"We have some basketball players and usually, basketball is waiting on us, now it's the other way around and all of us coaches are just working with each other," Stine said. "Usually, in our conference, we don't have kids practicing for one sport when they are still involved in season with another, but I think our athletic directors are going to put in a one-year waiver for that. So when they are able to, basketball players can come to football practice while basketball is still going on so that they can get their practice days in for football.
"We're all just working with each other to make it as safe and as painless as possible for the kids to do all the sports they want."
The piercing cold of a damp spring can certainly be painful. In fact, it could be colder in March than during the football playoffs in late November.
Football season usually isn't hampered by such extreme temperatures, but coaches and players say they are ready for anything. They just want to play.
"One of my coaches said, 'Well, at least it won't be really hot like it is in August and we're worrying about kids passing out and cramping up,' " Pardun said. "It will be cold, and I'm someone who hates being cold. I've coached baseball forever, and I know how the cold goes in spring. It can be terrible. But you just layer up and bundle up and at least in football, you're kind of moving around a lot, more than you do in baseball, so you can stay warm.
"Plus, we've had the fortune of playing late in the season the last few years, so we've gotten accustomed to some of that cold. It can affect the way you play and what you do, but you adjust. We'll be ready for it. And the nice thing is, it will get warmer as we go along instead of getting colder, like it does in the fall with the playoffs."
No playoffs means creativity
There will be no state playoffs, but most conferences are trying to do something special to end the season.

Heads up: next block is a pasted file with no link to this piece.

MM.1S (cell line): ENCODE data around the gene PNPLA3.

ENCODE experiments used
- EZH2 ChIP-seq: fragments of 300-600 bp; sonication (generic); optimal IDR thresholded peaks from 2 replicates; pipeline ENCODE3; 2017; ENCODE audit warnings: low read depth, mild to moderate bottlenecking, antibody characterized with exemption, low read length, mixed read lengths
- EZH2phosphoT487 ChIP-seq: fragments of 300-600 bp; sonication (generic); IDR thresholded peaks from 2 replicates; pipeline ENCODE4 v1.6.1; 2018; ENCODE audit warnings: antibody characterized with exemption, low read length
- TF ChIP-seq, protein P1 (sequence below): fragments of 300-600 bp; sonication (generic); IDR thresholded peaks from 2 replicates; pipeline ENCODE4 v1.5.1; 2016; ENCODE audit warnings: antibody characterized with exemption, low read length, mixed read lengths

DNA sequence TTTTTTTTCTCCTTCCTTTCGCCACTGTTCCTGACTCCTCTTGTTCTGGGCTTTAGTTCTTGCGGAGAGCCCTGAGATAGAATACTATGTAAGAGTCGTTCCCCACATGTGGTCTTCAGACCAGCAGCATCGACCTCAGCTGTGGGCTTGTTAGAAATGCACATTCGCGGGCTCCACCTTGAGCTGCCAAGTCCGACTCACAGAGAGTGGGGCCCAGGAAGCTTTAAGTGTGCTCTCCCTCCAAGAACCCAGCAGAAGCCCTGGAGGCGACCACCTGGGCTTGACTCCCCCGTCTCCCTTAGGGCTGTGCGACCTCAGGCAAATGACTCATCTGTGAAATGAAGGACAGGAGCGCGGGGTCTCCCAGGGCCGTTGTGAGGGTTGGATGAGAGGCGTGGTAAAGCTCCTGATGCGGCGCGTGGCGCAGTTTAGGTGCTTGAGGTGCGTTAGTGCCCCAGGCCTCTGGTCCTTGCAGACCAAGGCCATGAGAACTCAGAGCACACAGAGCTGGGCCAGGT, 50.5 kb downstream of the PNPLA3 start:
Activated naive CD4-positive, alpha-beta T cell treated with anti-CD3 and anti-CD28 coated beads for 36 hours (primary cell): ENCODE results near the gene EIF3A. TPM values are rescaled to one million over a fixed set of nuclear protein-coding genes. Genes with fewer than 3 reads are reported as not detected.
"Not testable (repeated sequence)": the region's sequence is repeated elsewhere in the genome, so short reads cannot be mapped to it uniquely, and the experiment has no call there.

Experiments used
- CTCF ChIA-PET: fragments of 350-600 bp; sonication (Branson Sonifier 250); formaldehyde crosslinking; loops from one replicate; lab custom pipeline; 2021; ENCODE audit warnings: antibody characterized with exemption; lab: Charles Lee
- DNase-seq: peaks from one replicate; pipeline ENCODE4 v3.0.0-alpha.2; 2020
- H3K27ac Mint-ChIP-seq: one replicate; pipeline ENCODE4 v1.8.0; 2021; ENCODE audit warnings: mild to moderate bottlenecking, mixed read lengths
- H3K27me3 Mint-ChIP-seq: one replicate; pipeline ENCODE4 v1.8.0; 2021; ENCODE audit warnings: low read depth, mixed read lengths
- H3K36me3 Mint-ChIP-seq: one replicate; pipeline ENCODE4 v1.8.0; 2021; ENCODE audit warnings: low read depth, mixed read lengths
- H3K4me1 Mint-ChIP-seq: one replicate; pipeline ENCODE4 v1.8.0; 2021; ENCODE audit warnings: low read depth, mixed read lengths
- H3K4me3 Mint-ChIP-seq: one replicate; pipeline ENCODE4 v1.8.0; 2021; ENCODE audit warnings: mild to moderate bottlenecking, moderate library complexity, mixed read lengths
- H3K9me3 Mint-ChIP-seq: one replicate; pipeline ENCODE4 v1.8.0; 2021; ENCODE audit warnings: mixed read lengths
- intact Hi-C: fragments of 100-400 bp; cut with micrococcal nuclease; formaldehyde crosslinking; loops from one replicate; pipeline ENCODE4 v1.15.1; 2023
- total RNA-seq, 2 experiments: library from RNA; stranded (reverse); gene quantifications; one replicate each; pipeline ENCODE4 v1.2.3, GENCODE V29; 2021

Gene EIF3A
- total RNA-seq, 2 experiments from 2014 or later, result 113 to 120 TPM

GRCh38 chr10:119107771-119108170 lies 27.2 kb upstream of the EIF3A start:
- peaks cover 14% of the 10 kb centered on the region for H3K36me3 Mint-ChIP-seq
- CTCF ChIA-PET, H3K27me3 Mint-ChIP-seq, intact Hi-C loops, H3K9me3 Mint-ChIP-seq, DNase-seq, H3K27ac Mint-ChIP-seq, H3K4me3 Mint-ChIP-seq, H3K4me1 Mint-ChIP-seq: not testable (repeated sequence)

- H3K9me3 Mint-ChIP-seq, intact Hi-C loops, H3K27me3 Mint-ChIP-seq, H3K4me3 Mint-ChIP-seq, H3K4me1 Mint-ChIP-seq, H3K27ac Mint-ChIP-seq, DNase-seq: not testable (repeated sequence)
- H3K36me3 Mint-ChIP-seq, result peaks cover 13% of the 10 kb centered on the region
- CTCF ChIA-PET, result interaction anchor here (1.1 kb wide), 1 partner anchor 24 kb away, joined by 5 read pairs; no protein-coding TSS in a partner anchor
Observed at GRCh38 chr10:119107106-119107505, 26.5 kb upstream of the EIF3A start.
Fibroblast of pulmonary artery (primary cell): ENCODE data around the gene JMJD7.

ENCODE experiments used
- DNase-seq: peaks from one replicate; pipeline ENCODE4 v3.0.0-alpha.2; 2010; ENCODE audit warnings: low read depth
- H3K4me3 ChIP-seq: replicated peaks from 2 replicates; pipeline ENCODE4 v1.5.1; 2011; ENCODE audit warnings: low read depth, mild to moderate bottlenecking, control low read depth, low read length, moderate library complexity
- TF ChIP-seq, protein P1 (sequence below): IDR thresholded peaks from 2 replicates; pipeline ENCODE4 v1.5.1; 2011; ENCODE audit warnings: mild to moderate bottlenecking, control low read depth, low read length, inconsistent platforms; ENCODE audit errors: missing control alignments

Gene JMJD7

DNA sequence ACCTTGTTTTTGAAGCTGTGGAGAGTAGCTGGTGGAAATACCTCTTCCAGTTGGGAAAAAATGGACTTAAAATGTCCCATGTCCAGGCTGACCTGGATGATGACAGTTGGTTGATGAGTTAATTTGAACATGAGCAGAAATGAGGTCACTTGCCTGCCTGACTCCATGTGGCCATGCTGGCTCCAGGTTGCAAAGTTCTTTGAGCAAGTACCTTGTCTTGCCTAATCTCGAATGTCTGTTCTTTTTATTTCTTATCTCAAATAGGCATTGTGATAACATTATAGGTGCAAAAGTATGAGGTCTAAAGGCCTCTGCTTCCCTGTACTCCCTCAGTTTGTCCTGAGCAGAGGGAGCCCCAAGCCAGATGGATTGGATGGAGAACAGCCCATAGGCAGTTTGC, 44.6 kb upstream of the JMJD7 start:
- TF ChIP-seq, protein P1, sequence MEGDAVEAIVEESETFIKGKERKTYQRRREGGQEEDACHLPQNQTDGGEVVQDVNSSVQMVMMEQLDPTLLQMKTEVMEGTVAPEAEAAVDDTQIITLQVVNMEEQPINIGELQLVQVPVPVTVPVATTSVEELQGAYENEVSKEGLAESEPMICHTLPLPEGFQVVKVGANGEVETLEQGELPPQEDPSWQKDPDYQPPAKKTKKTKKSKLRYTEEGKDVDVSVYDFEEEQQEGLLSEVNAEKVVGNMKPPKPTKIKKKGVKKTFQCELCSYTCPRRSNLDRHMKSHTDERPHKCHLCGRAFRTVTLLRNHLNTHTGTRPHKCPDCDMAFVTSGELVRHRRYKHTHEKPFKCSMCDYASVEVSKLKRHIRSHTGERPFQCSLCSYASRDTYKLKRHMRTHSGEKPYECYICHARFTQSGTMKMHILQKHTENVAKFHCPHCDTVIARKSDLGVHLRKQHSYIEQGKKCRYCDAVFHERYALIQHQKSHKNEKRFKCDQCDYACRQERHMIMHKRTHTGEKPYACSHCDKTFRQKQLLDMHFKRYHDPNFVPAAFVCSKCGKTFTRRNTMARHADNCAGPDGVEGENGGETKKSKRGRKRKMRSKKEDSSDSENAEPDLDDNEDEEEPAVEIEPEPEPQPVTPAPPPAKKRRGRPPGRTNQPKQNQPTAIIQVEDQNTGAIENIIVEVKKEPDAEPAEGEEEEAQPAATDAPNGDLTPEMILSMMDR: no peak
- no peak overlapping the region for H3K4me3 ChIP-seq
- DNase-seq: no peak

In the Mid-Suburban League, for example, teams will play their division games through the first five weeks of the season. Then in Week 6, they will cap off the season with crossovers with the corresponding team in the other division, with the featured game on the last weekend being the first-place teams in each division playing each other for the MSL championship.
In the DuPage Valley, teams will run through conference games over the first five weeks and then in Week 6, they will either match up against each other in a first place-second place matchup, third place-fourth place matchup and so on, or each conference team will take on a team from another conference. Those plans are still in the works.
In the Northern Lake County Conference, conference games will run through the first five weeks with the sixth week being used for a final conference game in what will be dubbed, Conference Rivalry Week. Antioch, for example, will play its biggest rival in Week 6, sister school Lakes. Grayslake Central will play crosstown rival Grayslake North.
"Those are always playoff-type games anyway," Glashagel said. "You're going to want those games to happen, and it will be a great way to end the season."
It will be a season that will be hard to forget.
"It will be a different season, it will be unique. But it will be a season that we will all remember," Stine said.